The government’s largest contracts slated for release this fiscal year will be significantly larger than previous years, according to a new analysis.
The top 20 contract opportunities represent a combined potential business worth $160 billion over the contracts’ lifetime, or a 74 percent increase over the $92 billion value of last year’s top contracts, according to a new report by market research firm Deltek.
Request for proposals are expected to start rolling out in January, which should provide some breathing room for agencies to recover from the partial shutdown, said Jennifer Sakole, principal analyst for federal information services at Deltek. Whether contracts will be immune to impacts of the shutdown is unclear, but so far agencies haven’t announced plans to cancel or postpone these contracts.
Sakole noted that while the estimated ceiling values are significantly higher than last year’s top contracts, agencies may end up spending less money under those contracts. More than half of the contracts are indefinite-delivery/indefinite-quantity contracts, which provide an indefinite quantity of goods and services during a fixed period of time.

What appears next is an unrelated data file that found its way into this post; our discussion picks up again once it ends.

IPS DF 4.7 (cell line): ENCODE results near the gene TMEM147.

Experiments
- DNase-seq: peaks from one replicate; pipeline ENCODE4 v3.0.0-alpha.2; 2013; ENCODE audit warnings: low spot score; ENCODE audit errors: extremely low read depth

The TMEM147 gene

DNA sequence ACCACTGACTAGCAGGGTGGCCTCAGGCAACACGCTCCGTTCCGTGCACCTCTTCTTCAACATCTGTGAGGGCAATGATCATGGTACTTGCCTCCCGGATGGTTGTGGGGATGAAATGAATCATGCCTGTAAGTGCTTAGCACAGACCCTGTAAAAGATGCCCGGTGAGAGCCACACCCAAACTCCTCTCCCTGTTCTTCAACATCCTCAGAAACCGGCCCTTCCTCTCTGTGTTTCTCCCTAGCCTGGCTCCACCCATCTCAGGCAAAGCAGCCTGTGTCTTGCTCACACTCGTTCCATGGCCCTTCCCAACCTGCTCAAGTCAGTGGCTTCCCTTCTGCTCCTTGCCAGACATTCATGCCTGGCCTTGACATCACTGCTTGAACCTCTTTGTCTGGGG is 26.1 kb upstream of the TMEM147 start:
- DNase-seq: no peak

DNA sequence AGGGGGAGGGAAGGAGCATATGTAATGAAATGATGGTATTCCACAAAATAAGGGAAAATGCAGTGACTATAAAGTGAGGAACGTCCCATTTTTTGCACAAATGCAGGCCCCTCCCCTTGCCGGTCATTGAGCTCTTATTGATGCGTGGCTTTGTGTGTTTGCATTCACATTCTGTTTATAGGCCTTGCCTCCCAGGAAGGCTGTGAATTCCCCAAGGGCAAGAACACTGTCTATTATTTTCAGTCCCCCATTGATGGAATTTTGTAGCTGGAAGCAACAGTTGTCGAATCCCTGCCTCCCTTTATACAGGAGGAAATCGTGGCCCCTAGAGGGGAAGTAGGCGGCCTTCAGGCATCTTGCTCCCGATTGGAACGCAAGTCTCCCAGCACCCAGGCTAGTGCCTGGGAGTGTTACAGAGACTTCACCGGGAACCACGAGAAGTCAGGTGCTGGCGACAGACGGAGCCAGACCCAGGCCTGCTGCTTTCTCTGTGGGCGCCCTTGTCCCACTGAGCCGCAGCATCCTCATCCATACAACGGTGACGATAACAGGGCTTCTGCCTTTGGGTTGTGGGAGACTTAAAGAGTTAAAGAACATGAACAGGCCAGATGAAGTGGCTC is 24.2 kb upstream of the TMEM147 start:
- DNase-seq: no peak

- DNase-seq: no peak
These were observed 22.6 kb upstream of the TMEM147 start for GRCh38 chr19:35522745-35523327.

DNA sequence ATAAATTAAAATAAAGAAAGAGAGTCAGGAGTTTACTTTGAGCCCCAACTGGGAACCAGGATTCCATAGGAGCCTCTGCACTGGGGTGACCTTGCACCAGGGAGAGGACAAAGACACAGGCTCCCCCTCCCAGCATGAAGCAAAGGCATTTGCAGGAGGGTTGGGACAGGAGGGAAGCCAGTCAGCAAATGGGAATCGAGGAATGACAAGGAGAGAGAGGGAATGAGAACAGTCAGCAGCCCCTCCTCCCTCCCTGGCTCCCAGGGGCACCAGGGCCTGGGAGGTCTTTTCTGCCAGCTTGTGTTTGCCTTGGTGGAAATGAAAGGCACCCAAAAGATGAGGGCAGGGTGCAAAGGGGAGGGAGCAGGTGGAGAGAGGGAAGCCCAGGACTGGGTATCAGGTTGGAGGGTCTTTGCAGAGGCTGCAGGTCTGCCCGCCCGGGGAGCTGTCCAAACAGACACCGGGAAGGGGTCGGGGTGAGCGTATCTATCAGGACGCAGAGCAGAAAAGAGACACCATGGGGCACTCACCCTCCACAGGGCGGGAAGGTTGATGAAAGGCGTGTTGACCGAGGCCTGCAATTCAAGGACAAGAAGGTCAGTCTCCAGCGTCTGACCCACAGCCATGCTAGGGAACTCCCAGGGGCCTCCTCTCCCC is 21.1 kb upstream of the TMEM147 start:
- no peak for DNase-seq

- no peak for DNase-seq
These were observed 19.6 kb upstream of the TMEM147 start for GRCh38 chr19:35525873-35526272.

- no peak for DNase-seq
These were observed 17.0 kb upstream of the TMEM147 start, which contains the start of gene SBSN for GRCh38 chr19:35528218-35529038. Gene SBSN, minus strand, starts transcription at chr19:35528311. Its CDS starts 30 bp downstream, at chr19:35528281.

Defense Department spending accounts for 73 percent, or $118 billion, of the top contracts, which is more than double last year’s value. More than half of those dollars are expected to flow from Army contracts. Overall, information technology contracts represent 45 percent of the top 20 contracts, including the Army’s estimated $30 billion Strategic Services Sourcing 2nd Generation (S32G) contract and another $25 billion Army contract called Information Technology Enterprise Solutions 3 Services contract (ITES-3S CHESS). There’s also the Defense Intelligence Agency’s Enhanced Solutions for the Information Technology Enterprise (E-SITE) contract.
In a recent draft RFP to industry, DIA increased the value of the E-SITE contract from $5 billion to $6 billion, Sakole said. The contract will provide worldwide coverage for IT requirements and technical support services supporting DIA, the combatant commands, military services and mission needs of the larger intelligence community.
DIA was forced to postpone its E-SITE industry day because of the shutdown.